The high cost of telecommunications services in Mexico has been a historic drag on the country’s economic growth.

Last year, the government of president Enrique Peña Nieto proved itself adept at bridging party divisions and passing reforms in several critical areas of the nation’s economy. Most often discussed by both government and business leaders were reforms in the areas of taxation and energy sector policy. Both were passed and are now being implemented with the goal of growing Mexico’s economy over the medium and long-terms. Reforms that made a lesser media splash that were achieved during the last calendar year included changes to the country’s educational system and its Customs Service. Mexican telecommunications reform was also enacted, and, like the other reforms that have passed and are being instituted, a shake up of the Mexico’s telecommunications sectorwill have a positive implications for the nation’s growth going forward.

In 2012, the Organization for Economic Cooperation and Development (OECD) issued a report that concluded that, “the lack of telecommunication competition in Mexico has led to inefficient telecommunications markets that impose significant costs onn the Mexican economy and burden the welfare of its population.” At that time, it was estimated that Mexican businesses, as well as the public at large, was being overcharged in excess of thirteen billion dollars a year. The multiplier effect of this overcharge imposed a total cost burden of in the vicinity of twenty five billion dollars on the Mexican economy as a whole. This sum is equal to about two percent of Mexico’s GDP. These statistics provided the impetus needed for the Peña Nieto administration to make Mexican telecommunications reform as one of its goals.

The market for telecommunications services in Mexico has historically been tightly controlled by government in terms of limited opportunities for investment by foreign capital, and has been the domain of very few domestic players. Today, a sole company controls of the lion’s share of the market for telecommunications services. America Movil, headed by one of the world’s wealthiest individuals, Carlos Slim, dominates eighty percent of the country’s landline phone market and seventy percent of wireless communications. The high degree of monopolization of the sector has resulted in high prices for consumers, both business and individual, and in poor infrastructure development. Due to the importance of telecommunications as it relates to economic growth, this state of affairs is creating a drag on Mexico’s ability to grow its economy. Hence, Mexican telecommunications reform made it to the list of the Peña Nieto administration’s top priorities.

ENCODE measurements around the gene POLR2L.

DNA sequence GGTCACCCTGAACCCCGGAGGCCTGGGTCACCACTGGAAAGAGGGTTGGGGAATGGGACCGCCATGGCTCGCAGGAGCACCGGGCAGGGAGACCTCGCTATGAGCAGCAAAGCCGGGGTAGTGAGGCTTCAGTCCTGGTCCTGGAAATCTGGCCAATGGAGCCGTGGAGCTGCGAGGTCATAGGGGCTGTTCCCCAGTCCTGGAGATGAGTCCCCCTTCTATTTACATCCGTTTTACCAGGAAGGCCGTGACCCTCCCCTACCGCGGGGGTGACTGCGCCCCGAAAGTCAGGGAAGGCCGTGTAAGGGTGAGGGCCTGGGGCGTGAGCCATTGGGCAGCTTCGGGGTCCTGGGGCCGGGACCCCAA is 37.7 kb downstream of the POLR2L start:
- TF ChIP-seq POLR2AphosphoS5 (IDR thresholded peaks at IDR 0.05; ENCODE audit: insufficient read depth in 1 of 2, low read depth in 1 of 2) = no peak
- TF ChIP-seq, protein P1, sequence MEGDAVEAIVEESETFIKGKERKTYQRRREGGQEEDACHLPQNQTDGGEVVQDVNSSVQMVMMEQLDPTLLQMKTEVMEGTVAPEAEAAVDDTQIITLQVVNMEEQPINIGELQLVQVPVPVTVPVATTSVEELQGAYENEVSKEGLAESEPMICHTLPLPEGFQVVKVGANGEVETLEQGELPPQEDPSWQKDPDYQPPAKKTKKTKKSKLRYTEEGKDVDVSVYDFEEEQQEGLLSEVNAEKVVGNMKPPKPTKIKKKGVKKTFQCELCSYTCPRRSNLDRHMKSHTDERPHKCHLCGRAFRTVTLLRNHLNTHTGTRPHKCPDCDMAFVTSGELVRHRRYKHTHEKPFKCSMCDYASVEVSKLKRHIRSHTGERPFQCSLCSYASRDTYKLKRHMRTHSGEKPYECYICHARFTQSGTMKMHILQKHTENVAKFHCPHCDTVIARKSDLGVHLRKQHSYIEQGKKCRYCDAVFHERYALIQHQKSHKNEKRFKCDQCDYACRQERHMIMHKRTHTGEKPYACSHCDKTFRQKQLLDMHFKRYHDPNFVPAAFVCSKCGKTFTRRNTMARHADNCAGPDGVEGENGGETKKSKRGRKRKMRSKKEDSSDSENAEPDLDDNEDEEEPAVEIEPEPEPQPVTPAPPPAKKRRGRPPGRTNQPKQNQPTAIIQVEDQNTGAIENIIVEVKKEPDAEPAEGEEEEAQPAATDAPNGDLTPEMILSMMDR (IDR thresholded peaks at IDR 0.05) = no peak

Movement towards achieving Mexican telecommunications reform gained steam in February of 2013, when legislators from the country’s three major political parties, the PRI, PAN and PRD, began to work on details of the telecommunications reform bill. The bill passed the lower house and was moved to the Mexican Senate for approval. This happened on June 11, 2013. The bill made it to the president’s desk and was then signed into law on July 14, 2013. As a result, the Federal Institute of Telecommunications (FIT) was formed to oversee the implementation of legislation. FIT was formed as an autonomous body of seven regulators. A major goal of Mexican telecommunications reform is to open the market so that no one company controls more than fifty percent market share.

During the summer of 2014, Carlos Slim and America Movil, announced that it would sell a portion of the company in order to meet the government’s less than fifty percent ownership threshold. At about the same time AT&T divested its shares of America Movil. This has led to speculation that the former is poised to become a significant participant in the Mexican telecommunications market.

As the market gradually becomes more decentralized it is expected that prices for both business users and individuals will drop, and service will become better. Although Mexico’s economy is the second largest in Latin America, it has some of the lowest broadband speeds among OECD countries, as well as some of the highest prices. The Peña Nieto government expects that the recent Mexican telecommunications reform will remedy this situation by attracting twenty-three billion dollars of new investment to the sector over the course of the next five years.  Although reform in this sector is lower profile than others such as the Mexican energy reform, changes in the status quo in this important area will facilitate and expedite Mexico’s economc rise.